When the A74(M) was constructed in the 1990s, many of the signs were given patches with the A74(M) number: these patches can be peeled away to reveal "M6" underneath. One such sign, at the VOSA checkpoint just past the Crawford/Thornhill on-slip, states that it is the "M6 South", instead of the "A74 (M) South".
When the original motorway sections were built in the 1960s, the motorway was numbered south-to-north, with Draffan at its southern terminus with the A74 Dual Carriageway being junction 1 and Maryville junction 6. When the M74 was to be extended south of Draffan in the 1980s, it was renumbered, in 1984 in preparation for the opening of the southern extension, north-to-south. The Raith or Raith remained as J5, while Maryville became J4, allowing for later extension Northwards, towards Glasgow. The original junction 1 at Draffan was closed, with the first new junction 9 (Blackwood) replacing it, using the southbound carriageway of the old A74 as a slip road. The remains of the semicircular access road to the southbound carriageway are still visible at Draffan Road, with the Blackwood slip road now used as an access road to new housing. In preparation for the extension to meet the M8 south of the Kingston Bridge,in 2010, junctions 1–3 of the First Northern Extension, were renumbered 2A, 3 and 3A to accommodate the new junctions. If the M74 was to become a Northern Extension of the M6 renumbering would again be required,reverting to numbering south-to-north with the present M74 J1 becoming the M6 J70.
|Northbound exits||Junction||Southbound exits|
|Glasgow Airport M8
|Start of motorway|
|Rutherglen, Cambuslang A724||J2||Rutherglen, Cambuslang A724|
|Tollcross, Rutherglen A74||J2A||Tollcross
|Shettleston, Cambuslang A763||J3||No access|
|No access||J3A||Tannochside, Uddingston A721|
|Stirling, Kincardine Bridge M73
Uddingston, Mount Vernon A721
|J4||Stirling, Kincardine Bridge, Edinburgh M73|
|No access||Services||Bothwell services
|Bellshill, Coatbridge, East Kilbride A725||J5||Bellshill, Coatbridge, East Kilbride A725
|Hamilton, Motherwell, Wishaw A723||J6||Motherwell, Wishaw, Hamilton A723|
|No access||J7||Lanark, Larkhall A72|
|Kilmarnock, Edinburgh A71
|J8||Kilmarnock, Edinburgh A71|
|No access||J9||Kirkmuirhill, Blackwood, Lesmahagow, Coalburn B7078|
|Lesmahagow, Kirkmuirhill, Blackwood B7078||J10||No access|
|No access||J11/Services||Edinburgh, Ayr B7078 (A70)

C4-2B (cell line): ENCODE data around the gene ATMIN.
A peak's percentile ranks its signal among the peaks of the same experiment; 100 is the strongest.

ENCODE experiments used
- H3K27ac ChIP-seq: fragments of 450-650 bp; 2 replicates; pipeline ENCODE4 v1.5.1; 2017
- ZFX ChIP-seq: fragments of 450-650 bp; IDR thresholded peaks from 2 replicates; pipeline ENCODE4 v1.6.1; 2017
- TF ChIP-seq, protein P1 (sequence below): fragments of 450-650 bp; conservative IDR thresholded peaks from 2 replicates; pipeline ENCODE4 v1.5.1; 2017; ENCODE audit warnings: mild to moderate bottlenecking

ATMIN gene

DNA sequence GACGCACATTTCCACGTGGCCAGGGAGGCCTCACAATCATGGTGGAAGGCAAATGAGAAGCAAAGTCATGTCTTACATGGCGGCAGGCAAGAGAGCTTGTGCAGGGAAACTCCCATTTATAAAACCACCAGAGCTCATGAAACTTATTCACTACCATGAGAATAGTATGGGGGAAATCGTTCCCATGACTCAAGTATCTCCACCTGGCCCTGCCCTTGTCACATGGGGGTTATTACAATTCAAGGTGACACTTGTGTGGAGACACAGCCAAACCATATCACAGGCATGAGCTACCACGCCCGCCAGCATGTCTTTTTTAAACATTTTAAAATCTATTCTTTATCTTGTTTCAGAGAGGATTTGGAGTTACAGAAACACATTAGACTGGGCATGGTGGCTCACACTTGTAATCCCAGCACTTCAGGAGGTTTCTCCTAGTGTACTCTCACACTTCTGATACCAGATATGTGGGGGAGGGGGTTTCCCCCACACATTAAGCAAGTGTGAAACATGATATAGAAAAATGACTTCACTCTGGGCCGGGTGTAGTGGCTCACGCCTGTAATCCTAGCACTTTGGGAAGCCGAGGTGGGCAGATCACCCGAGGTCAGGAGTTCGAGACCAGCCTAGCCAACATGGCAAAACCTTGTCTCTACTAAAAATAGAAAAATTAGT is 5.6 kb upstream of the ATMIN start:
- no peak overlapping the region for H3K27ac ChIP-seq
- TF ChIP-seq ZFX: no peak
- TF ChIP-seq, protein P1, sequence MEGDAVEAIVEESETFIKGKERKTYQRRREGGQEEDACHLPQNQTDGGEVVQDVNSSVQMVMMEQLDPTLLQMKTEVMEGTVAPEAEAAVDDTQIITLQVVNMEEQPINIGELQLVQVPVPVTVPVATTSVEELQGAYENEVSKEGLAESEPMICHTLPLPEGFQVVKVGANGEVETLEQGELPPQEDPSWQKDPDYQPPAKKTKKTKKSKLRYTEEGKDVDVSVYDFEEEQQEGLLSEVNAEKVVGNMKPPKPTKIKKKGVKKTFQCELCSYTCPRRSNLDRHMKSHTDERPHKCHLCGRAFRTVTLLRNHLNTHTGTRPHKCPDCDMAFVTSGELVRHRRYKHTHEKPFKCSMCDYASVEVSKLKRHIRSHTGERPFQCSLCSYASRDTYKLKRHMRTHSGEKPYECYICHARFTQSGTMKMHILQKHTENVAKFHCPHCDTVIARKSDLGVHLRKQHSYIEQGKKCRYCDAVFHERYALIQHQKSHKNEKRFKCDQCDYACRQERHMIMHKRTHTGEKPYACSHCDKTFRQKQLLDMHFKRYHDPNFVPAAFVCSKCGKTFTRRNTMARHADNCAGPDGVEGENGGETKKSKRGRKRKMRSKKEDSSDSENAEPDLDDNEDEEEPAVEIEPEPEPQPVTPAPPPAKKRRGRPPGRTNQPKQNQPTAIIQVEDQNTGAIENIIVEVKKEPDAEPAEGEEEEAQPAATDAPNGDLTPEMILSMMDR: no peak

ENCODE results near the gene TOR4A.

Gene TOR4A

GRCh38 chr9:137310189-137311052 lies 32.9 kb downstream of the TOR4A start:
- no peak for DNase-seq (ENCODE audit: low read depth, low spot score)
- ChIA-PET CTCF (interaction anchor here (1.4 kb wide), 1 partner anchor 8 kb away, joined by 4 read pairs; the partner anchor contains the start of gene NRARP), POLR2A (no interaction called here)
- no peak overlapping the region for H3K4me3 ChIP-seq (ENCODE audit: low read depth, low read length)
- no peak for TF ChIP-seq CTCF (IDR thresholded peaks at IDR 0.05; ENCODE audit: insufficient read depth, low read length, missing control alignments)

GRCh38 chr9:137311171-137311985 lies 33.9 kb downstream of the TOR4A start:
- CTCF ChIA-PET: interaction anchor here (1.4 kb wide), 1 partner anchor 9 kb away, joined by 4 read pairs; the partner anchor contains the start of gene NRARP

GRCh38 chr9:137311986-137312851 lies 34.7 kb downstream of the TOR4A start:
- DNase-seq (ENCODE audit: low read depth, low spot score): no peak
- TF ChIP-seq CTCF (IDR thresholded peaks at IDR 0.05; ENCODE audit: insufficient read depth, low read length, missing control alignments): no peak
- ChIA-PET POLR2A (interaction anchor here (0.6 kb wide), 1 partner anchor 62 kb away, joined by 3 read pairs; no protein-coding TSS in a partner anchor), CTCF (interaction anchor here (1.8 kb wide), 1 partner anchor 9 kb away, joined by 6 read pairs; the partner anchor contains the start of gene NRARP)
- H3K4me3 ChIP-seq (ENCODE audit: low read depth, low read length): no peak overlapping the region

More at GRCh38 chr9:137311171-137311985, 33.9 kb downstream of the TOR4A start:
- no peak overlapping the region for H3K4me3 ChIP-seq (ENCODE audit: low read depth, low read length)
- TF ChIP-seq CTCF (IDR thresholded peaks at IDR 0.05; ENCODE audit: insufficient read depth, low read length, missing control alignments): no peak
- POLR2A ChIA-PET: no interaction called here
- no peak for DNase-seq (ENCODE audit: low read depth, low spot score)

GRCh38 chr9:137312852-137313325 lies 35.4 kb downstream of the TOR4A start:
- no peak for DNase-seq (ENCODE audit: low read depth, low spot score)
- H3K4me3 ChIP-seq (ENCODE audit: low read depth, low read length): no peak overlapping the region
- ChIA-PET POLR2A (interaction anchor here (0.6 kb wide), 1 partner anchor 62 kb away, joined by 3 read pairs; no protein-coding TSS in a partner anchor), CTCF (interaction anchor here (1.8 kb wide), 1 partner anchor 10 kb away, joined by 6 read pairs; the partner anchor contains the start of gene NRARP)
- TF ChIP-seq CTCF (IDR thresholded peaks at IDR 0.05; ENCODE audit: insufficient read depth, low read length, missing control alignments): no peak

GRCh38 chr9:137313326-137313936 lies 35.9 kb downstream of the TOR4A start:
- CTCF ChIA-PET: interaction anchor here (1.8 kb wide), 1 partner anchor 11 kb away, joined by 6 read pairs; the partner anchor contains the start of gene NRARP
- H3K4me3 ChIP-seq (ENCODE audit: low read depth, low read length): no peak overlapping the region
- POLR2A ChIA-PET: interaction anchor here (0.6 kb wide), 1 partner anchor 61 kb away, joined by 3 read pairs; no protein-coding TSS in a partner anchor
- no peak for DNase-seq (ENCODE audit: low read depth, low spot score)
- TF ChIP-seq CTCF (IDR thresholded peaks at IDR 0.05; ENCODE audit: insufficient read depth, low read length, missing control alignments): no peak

Happendon (Cairn Lodge) Services
|Edinburgh, Ayr A70
Happendon (Cairn Lodge) Services
|Road continues as M74||J13/Services||Edinburgh A702
|Northbound exits||Junction||Southbound exits|
|J13||Road continues as A74(M)|
|Crawford A702||J14||Crawford A702
Thornhill (A76), Crawfordjohn
|Moffat, Dumfries A701, Selkirk (A708)||J15||Dumfries, Moffat A701, Selkirk (A708)|
Annandale Water Services
Annandale Water Services
|Lockerbie B7068||J17||Lockerbie B7068
|Ecclefechan B7076||J19||Ecclefechan B7076|
|Eaglesfield, Annan B722||J20||Eaglesfield, Annan, Kirtlebridge B722|
|Kirtlebridge, Kirkpatrick Fleming B7076
Kirtlebridge, Kirkpatrick Fleming B7076
|Gretna Green Services||Services||Gretna Green Services|
|Dumfries, Stranraer, Gretna A75||J22||Longtown (A6071)
Gretna, Gretna Green B7076
|Entry into Scotland||Border||Entry into England|
|Start of A74(M) motorway||M6 J45||continues as the M6 to Carlisle, Penrith and The South|
- "M74–M6". Hansard. 22 January 1997. Retrieved 6 January 2015.
Lord James Douglas-Hamilton: The A74, A74(M), M74 route will be renamed the M6 on completion of its upgrading to full motorway status.
- "Scottish Parliament Written Answers". Scottish Parliament. 13 July 1999. Archived from the original on 25 October 2004. Retrieved 1 December 2007.
Sarah Boyack: We have no current plans to rename or redesignate the M74 or A74(M) motorways between Glasgow and the border as the M6.
- "M6 Carlisle to Guards Mill Extension". Highways Agency. Archived from the original on 13 March 2008. Retrieved 20 January 2008.
- "M6 North Extension, United Kingdom". Road Traffic Technology. Archived from the original on 4 February 2008. Retrieved 20 January 2008.
- "Traveller Solution Gets M6 Guardsmill Project Off Track and on Road to Delivery". RMD Kwikform. 11 July 2011. Archived from the original on 21 September 2010. Retrieved 9 April 2011.
- "M74 will benefit Scottish Economy". Transport Scotland. 28 June 2011. Retrieved 5 April 2013.
- Oatlands Regeneration Masterplan Archived 16 June 2011 at the Wayback Machine.
- Marshall, Chris (21 October 2008). "M74 Glasgow - Carmyle". Archived from the original on 18 December 2008. Retrieved 13 March 2013.
- Nevell, Michael (2016). The Birth of Industrial Glasgow; The Archaeology of the M74. Society of Antiquaries of Scotland. ISBN 978 1 90833 210 3.
- Glasgow's new £692m M74 extension opens 
- "M74 Completion — The Project". Transport Scotland. Archived from the original on 18 December 2009. Retrieved 30 December 2009.
- "East End Regeneration Route". Glasgow City Council. Archived from the original on 10 October 2007. Retrieved 21 January 2008.
- "M74 extension: Will the gap ever be filled?". The Herald. 10 December 2007. Retrieved 21 January 2008.[dead link]
- "Star of Caledonia: Scotland-England landmark plan approved". BBC News. 27 February 2013. Retrieved 27 February 2013.
Route map: Google
- Glasgow's Motorways - the M74 Motorway
- CONSTRUCTION OF M74 MOTORWAY (1966) (archive film from the National Library of Scotland: SCOTTISH SCREEN ARCHIVE)
Official sites on the upgrades
|Wikimedia Commons has media related to M74 motorway.|